Find Out How To Get In On Burns Night…


Burns Night is an annual celebration on 25th January commemorating the contribution to Scottish culture of the poet, Robert Burns, who was born that day, 1759. The ‘Bard of Ayrshire’ or ‘The Ploughman Poet as he was also known, became extremely popular for the use of themes and everyday humorous language in his poems. His best known work is Auld Lang Syne.

To commemorate Burns night this year, BBC Northern Ireland and BBC Scotland have partnered with Independent Production Company, Tern TV, for a Gala evening of music and performance by some amazing musicians and artists including Phil Cunningham and Aly Bain, Cup O’Joe and Soloists Eddi Reader, Hannah Rarity, Kris Drever and Andy Calderwood along with a house band, solo piper Alan MacPherson and the Ulster Scots Agency Juvenile Pipe Band, all from the Britanic Suite of the iconic Titanic Building in Belfast.

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Production People’s Deirdre Ryan was delighted to be part of the crew alongside BBC Scotland Director John Smith and Script Supervisor Helen McKinnon.


Burns is widely regarded as the national poet of Scotland and is celebrated worldwide, with a traditional Burns evening centring around the entrance of the Haggis (a type of sausage prepared in the sheep’s stomach…Yeah we know…) served on a large platter to the sound of a piper playing bagpipes. When the haggis is on the table, the host reads the ‘Address to a Haggis’, (an ode that Robert Burns wrote to the Scottish dish), after which the audience joins in a toast to the Haggis where glasses are raised and voices shout ‘The Haggis!’. ( I might pass on the haggis, but toasting to food is what I’m all about)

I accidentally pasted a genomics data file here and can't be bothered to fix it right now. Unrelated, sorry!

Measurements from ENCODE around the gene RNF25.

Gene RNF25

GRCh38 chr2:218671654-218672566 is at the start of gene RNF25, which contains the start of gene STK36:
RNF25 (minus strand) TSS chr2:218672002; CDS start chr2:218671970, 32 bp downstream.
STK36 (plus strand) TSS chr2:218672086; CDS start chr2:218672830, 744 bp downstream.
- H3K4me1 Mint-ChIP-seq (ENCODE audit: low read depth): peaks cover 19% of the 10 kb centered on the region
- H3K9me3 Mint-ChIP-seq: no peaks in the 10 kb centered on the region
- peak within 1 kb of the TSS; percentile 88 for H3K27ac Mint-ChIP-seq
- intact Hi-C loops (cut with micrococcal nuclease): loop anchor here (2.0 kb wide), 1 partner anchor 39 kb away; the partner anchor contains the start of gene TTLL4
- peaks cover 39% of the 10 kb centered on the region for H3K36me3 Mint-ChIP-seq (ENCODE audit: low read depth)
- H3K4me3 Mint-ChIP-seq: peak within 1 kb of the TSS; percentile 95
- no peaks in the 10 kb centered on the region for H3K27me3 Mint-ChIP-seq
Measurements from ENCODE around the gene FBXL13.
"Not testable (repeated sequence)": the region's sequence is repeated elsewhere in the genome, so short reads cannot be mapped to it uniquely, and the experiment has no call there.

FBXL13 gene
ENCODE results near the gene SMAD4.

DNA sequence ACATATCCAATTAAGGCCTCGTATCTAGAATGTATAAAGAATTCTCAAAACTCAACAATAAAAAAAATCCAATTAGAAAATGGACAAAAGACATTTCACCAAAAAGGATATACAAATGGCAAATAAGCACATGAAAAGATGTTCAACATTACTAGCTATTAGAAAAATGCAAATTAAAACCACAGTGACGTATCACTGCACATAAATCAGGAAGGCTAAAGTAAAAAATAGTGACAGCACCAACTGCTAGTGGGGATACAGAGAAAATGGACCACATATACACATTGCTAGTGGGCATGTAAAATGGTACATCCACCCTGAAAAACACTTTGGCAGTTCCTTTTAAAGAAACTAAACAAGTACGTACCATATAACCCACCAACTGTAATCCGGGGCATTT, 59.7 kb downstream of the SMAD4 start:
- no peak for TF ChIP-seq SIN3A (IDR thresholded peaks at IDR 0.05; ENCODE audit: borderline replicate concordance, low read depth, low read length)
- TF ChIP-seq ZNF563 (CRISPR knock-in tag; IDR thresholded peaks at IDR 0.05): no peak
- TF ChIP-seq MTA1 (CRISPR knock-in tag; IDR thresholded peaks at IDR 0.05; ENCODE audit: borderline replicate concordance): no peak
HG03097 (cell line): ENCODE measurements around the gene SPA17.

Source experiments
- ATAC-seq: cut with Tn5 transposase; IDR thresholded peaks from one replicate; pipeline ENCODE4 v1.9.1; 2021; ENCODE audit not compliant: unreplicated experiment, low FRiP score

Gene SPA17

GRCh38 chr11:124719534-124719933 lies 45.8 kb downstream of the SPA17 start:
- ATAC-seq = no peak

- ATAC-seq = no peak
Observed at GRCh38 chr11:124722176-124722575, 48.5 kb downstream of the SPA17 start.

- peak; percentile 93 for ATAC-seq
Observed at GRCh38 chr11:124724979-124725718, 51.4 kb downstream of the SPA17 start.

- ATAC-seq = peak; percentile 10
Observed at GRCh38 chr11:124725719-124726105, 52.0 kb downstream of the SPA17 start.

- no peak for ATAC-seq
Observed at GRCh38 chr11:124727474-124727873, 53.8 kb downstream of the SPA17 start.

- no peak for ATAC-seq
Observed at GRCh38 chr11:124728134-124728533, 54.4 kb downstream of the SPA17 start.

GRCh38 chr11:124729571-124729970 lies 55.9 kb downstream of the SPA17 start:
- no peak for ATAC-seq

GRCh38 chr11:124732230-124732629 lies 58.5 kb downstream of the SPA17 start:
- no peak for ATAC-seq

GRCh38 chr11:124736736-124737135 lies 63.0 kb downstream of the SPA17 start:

Then the time comes to serve the main course with its traditional accompaniment of Neeps and Tatties, a mixture of mashed swede and mashed potato, followed by Tipsy Laird, a delicious Scottish trifle dessert that gets its name by the addition of the famous Scottish Drambuie Liqueur or Cranachan made from oats, raspberries, cream and whisky. I highly recommend this desert which is what I solely survive on any time I visit Scotland. ( It works great as a starter, main course, snack, midnight snack, etc) Traditional kilts are worn by the men and the ladies’ favour a Fluted Tartan Skirt which is full length and worn with a matching top.

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If you would like to join in the fun and celebrations with our Scottish friends, tune in to BBC Northern Ireland at 9pm, Friday 25th January, for an hour of songs, performance, pipes and poetry.